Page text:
High volume, Low value - blockchain is a lousy solution in every single way unless the need for the secure/resilient/TTP overrides everything.
High Volume, High Value - the value means blockchain transactions cost in, but the high volume and resulting time lags will probably break the system or render it useless for most cases
Low volume, Low value - can cope with the volume, but unless the need for the secure/resilient/TTP overrides every consideration, or one is prepared to fund the transaction in another way (VC stump money, subsidies, indirect gains) there are far better approaches around today.
Low Volume, High Value - this is the sweet spot - transaction values make it economic to use, volumes don't break it.
Worryingly, for a lot of mooted applications there is not a hope in hell that Blockchains (in their current forms), will be fast enough or cheap enough to work. To be fair, there are now more and more blockchain approaches entering the market, but there is always a trade-off of speed and/or secure processing. Here is what is more likely to happen in most cases:
1. For most non "sweet spot" blockchain applications there are existing, cheaper, faster “Good Enoughs” today. There will nearly always be an alternative case to employ more scalable/lower cost/faster performance blockchain system designs with:
Less distributed architecture to scale it for speed and cost
Less complex security in the blockchain to reduce the processing load time and cost
2. This will probably be done by implementing them as “private and much less distributed” systems behind IT datacentre security walls, ie “Walled Garden” blockchains will very probably put themselves in the position of the TTP supplier. (This is what is in fact happening today, I first saw this predicted in 2015 by Dinis Garda looking at IoT outcomes).
Which of course negates a lot of the theoretical benefit of the Blockchain idea itself.....
For the last day or so Revolut Bank (or more accurately, non-bank) has been in trouble
with data privacy advocates, singletons, vegans, users and now possible even the regulators
For the new "Challenger banks" this is a very bad idea.
We have been researching perceptions of Challenger Banks vs Traditional Banks from October 2018 to January 2019, but in a nutshell, perception matters for capturing and retaining customers, especially in an age when 90%+ of people go online for recommendations.It also matters more for the Challenger banks, who don't have large service portfolios - so they need to be seen to be really, really excellent at what they do. Implying they spy on their users to the extent the regulator is interested (never mind the rest of the fallout) is a bad idea.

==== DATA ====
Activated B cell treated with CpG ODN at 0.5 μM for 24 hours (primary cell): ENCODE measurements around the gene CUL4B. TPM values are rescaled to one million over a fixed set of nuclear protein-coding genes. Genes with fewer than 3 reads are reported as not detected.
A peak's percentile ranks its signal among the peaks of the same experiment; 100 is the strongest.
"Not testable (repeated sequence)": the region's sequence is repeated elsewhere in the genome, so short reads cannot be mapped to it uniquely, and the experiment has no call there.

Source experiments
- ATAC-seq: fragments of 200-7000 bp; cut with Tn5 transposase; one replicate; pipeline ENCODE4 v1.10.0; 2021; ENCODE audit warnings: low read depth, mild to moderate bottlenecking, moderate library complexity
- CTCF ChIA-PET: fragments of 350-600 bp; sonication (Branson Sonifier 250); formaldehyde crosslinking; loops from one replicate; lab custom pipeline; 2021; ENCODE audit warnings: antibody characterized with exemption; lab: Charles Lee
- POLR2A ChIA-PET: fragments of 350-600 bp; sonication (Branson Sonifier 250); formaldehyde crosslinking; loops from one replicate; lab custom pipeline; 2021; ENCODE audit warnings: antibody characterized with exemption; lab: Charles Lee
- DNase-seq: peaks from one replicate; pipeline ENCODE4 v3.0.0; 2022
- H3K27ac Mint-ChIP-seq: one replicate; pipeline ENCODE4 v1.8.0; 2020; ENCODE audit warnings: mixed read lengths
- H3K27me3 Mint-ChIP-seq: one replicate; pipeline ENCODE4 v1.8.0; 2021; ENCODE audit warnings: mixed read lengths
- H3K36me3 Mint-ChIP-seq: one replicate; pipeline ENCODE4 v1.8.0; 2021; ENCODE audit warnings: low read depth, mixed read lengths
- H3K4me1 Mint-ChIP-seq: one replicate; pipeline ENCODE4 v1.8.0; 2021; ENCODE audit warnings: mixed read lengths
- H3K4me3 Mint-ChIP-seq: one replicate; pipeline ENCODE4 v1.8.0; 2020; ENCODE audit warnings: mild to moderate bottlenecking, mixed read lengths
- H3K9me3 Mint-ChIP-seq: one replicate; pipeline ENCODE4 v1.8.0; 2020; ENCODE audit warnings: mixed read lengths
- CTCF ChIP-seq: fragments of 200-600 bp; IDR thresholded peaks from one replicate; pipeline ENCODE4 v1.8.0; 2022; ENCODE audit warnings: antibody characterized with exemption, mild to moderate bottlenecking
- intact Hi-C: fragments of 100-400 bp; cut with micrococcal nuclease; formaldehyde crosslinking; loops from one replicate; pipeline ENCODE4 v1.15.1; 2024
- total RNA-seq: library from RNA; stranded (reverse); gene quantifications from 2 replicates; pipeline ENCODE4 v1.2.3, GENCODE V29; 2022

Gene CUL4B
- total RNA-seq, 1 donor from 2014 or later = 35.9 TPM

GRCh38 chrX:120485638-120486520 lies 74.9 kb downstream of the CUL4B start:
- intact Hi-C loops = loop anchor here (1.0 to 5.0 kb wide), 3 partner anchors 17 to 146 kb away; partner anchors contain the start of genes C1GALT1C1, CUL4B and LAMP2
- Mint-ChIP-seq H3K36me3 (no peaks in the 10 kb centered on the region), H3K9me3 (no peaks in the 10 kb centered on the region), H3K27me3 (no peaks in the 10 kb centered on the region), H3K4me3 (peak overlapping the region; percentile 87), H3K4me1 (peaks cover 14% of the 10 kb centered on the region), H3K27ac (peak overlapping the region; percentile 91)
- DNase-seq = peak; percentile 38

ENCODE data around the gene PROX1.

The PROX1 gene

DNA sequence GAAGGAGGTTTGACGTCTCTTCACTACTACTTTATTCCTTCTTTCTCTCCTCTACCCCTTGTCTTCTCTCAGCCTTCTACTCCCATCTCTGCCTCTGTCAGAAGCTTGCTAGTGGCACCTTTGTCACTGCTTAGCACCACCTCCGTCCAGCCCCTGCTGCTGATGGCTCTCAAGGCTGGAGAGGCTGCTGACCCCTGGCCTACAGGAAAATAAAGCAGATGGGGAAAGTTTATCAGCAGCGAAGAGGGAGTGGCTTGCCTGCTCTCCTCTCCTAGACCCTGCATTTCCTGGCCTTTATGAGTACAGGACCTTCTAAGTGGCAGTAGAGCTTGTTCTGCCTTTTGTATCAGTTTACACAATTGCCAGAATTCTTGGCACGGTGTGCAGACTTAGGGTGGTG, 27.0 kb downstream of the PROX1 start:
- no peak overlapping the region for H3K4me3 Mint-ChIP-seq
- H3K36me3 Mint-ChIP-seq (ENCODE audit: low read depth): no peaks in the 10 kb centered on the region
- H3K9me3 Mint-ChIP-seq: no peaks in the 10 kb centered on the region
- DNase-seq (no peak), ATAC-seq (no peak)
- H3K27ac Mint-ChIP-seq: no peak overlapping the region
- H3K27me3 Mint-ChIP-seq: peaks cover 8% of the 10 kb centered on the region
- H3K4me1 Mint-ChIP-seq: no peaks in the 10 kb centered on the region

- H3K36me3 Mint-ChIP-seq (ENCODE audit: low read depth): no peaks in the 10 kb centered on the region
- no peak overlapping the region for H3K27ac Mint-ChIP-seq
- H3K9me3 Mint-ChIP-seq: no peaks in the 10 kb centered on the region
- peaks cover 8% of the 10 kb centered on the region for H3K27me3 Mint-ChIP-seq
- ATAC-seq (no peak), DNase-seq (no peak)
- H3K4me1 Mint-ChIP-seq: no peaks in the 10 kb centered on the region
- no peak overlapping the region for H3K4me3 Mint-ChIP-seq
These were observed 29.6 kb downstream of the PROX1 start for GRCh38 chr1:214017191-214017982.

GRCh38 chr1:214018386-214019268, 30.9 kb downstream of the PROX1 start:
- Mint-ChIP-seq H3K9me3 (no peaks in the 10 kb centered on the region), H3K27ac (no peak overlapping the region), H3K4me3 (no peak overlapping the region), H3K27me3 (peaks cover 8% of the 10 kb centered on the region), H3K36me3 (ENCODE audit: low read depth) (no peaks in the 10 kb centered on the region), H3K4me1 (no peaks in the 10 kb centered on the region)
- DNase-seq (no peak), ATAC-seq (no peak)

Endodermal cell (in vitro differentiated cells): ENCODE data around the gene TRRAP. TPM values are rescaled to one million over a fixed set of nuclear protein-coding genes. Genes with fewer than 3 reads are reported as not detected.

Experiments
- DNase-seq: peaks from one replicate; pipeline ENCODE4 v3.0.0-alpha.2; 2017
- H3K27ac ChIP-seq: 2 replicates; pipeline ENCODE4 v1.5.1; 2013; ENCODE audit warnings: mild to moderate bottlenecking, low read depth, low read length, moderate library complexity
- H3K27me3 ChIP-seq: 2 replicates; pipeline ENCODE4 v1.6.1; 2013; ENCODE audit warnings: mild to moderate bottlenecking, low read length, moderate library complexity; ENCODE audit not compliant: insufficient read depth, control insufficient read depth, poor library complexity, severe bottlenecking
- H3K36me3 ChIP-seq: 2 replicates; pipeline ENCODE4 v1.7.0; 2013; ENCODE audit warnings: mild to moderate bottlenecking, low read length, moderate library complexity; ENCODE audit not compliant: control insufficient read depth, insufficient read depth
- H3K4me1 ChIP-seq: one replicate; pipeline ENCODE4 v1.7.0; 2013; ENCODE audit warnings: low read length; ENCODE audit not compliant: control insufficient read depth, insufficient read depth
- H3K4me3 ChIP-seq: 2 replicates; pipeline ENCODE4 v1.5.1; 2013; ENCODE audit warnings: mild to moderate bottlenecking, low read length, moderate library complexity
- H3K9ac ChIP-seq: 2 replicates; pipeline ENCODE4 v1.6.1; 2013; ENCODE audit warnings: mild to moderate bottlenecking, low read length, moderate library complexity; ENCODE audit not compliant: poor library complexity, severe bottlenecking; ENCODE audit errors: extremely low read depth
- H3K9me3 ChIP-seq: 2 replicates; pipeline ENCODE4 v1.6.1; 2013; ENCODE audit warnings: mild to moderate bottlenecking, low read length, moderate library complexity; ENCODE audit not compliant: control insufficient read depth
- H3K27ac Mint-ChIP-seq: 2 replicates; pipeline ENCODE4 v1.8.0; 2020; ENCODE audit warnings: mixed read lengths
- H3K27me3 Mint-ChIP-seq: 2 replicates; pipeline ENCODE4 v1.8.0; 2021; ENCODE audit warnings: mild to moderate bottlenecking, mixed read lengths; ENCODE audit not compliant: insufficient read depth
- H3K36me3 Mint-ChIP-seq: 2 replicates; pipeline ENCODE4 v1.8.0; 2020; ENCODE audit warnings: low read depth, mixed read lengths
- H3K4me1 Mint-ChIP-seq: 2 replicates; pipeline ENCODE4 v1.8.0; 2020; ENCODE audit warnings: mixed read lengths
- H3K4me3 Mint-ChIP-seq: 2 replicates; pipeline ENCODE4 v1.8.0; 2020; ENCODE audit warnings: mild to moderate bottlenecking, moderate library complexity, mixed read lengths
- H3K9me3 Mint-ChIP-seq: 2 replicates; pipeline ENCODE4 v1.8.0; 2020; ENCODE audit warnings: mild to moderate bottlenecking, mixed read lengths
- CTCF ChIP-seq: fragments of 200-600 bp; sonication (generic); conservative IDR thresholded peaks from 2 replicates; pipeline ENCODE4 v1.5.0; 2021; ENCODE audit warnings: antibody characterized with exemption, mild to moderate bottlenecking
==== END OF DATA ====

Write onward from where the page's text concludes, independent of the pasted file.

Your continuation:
Revolut have not done as well in the perception stakes as their main competotor, Monzo - another Challenger bank - as the chart above shows (the faster the rise in the line, the better), their perception is lagging and is not much better than the Traditional banks, with all their history dogging their steps. This latest episode is not going to help (and may well point to deeper issues)....
More analysis on the DataSwarm site over here
This is a summary of a more detailed post over here
on our DataSwarm company site:
We have been tracking Brexit (the British Exit of the EU) for about a year now using our DataSwarm systems, as a side project to test our system’s predictive analytical capabilities (we predicted the Brexit referendum correctly all those years ago, as well as quite a few other “surprise result” elections since – see here for more details
One of the more interesting features of Brexit has been the fate over the last 9 months or so of the one of the most high profile and flamboyant politicians in the Pro Brexit camp (the "Brexiteers"), one Alexander Boris de Pfeffel Johnson, better known as Boris Johnson, or just “Boris”.
To recap for our non-UK readers, Boris was one of the main personalities in the Leave Europe campaign leading up to the Brexit referendum vote, but - after David Cameron (the Prime Minister at the time) resigned the morning after the unexpected result to Leave came in. Boris exited the ensuing tussle for Prime Minister, and Theresa May won the internal Tory Party election and then scraped back in as Prime Minister after (just) winning a General Election.
At any rate, post these elections Boris again threw himself into the task of championing the Leave cause, and from the get-go captured a very large amount of the UK mindshare around the Brexit arena. Chart 1 shows his prominence in March this year.
Chart 1 – Zeitgeist Chart for Brexit, March 2018
But a week is a long time in politics, and 9 months is an eternity, and when we look at the same chart of the memetic heavens now, his blob is not nearly as prominent.
Chart 2 – Zeitgeist Chart for Brexit, December 2018
So what has happened? An examination of the opinion and idea sub-streams underlying Brexit overall over the intervening months points to 3 main causes:
The actual process of the negotiation has risen in the overall mindshare as March 29th 2019 approaches
Others have actively started to make more running as That Day draws near
The “Boris Camp” has been changing tack over recent months, and going for Gravitas. The shift has been to adopt a more serious, thoughtful, dare one say Leader-like approach
So, watch this space. Or better still, come back and watch us watching this space.
A short note on what the DataSwarm system does
The DataSwarm Analytic Engine tracks opinions and ideas from social and other media. It registers their rise and fall in the mindshare of groups of people (this change over at any time what we call the Zeitgeist), whether of large groups like the British population, or smaller subgroups (for example cosmetics users, whisky drinkers, online TV consumers, bitcoin buyers and various other client projects). Just to make it more interesting (i.e. complicated), large groups comprise of smaller groups each with varyingly different idea and opinions sets. We also track how these varying idea sets combine, split, recombine and generate new Zeitgeists in different subgroups. It’s fairly complex analytics, but very powerful – hence our ability to predict elections that surprise all the pollsters, pundits and politicians. See here for more